Expressive Language Developmental Milestones help measure how your child communicates either through gestures, vocalizations or words.

Age

Milestone

12 months Your child should use anywhere from one to three words.
18 months Your child should repeat some overheard words and begin to try to communicate with more words than gestures.
2 years Your child should join words into phrases such as "more ball" or "bye mama".
2½ years Your child should begin to use short phrases 3-4 words in length.
3 years Your child should have a vocabulary of approximately 1000 words and be about 75% intelligible.
3½ years Your child should be able to name pictures in a book, tell how an object is used, and use posessives.
4 years Your child should be about 95% intelligible, even to unfamiliar listeners.
4½ years Your child should be able to respond to "where" questions and complete analogies.
5½ years Your child should be able to repeat sentences, use adjectives to describe objects, use past tense forms of verbs (-ed), and describe similarities.
6½ years Your child should be able to define words, rhyme words, and repair grammatical errors.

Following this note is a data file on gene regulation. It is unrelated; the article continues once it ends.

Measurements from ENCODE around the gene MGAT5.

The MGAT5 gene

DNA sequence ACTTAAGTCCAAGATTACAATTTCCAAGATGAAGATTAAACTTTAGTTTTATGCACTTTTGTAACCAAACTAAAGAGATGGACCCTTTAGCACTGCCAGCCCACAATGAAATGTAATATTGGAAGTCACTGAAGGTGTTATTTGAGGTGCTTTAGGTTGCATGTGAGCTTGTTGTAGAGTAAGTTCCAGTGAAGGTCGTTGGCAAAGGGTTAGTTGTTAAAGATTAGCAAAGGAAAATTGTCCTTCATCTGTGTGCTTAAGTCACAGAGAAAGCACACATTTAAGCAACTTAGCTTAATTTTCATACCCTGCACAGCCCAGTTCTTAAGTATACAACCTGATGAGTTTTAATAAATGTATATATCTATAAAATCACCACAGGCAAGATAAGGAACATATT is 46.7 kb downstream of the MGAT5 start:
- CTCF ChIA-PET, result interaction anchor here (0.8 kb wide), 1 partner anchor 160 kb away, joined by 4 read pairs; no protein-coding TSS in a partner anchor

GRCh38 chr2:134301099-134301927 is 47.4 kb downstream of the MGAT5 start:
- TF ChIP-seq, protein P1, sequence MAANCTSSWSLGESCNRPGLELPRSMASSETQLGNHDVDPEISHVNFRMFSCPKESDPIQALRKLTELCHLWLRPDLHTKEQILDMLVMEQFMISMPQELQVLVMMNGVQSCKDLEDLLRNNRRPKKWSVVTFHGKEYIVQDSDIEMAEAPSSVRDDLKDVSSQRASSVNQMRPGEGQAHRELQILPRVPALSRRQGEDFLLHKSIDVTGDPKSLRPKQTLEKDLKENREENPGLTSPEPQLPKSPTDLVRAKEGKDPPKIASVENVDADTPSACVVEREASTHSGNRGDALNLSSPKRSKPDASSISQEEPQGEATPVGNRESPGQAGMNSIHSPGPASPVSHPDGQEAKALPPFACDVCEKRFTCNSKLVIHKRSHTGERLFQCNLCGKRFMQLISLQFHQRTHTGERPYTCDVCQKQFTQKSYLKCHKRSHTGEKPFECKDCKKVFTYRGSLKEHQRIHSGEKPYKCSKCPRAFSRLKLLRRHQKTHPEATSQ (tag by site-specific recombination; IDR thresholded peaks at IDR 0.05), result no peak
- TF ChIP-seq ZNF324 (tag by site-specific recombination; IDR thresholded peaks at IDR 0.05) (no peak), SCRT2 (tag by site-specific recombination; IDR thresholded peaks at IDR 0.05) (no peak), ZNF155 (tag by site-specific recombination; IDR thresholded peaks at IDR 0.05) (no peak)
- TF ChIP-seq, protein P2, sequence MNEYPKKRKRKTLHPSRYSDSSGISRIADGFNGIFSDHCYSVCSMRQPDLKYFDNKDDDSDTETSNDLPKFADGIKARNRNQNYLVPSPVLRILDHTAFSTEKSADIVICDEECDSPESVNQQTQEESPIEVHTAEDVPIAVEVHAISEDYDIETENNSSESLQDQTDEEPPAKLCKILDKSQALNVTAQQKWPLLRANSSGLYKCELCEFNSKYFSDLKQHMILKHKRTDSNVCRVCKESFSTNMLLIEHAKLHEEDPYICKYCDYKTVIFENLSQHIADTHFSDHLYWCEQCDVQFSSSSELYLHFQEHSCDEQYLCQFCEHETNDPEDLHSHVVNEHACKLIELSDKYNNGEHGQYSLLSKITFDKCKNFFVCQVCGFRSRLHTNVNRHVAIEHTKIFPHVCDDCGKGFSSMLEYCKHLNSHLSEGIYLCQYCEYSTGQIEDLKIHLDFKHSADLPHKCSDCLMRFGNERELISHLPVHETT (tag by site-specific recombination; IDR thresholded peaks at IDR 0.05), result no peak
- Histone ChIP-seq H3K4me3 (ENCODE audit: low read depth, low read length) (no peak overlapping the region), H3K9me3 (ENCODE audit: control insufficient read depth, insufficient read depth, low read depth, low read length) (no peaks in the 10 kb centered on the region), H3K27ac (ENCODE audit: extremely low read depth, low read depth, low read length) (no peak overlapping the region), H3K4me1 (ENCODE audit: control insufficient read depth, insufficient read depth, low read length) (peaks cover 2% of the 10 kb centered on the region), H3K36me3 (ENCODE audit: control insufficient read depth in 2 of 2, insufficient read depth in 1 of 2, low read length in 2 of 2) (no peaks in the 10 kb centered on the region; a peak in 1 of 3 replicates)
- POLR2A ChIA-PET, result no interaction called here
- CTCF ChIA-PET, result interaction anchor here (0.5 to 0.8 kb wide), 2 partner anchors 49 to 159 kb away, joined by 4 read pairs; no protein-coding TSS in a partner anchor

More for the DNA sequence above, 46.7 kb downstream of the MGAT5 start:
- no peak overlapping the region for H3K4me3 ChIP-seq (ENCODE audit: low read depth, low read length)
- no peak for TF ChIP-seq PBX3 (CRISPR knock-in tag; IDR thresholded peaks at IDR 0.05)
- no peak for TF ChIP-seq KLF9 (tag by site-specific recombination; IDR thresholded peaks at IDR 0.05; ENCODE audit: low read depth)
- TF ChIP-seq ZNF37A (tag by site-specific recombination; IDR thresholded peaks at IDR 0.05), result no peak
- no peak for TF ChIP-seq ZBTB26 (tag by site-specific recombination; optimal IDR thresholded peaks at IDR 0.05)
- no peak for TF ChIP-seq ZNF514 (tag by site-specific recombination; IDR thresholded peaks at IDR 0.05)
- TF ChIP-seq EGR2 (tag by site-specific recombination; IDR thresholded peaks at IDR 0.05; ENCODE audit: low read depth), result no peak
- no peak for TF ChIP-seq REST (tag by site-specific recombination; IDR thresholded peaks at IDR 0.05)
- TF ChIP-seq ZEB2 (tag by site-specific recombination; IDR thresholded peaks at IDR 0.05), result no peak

Return to Top

 

Speech Developmental Milestones are provided to demonstrate an age when particular speech sounds should be mastered.

Age Milestone
3 m, n, h, p, f, w, b, and d
4 k, g, and t
5 j and v
6 ing, l, s, r, ch, z, th, and sh

Return to Top

 

Receptive Language Developmental Milestones help measure what your child understands of comprehends

Age

Milestone

12 months Your child should recognize the names of simple, common objects, familiar people, and action verbs.
18 months Your child should understand new words each week, identify pictures in a book, know a few major body parts, and identify some common objects.
2 years Your child should recgognize many common objects and pictures when named. They should also be able to follow several simple directions.
3 years Your child should be able to listen to simple stories, follow a two step command, and understand the concept of taking turns.
4 years Your child should be able to correctly identify colors, understand "more" and "most", and make inferences.
5 years Your child should understand time concepts, understand qualitative concepts, and understand "-er" as "one who does something".
6 years Your child should understand passive voice tense, identify objects that don't belong, and be able to order pictures from largest to smallest.

Return to Top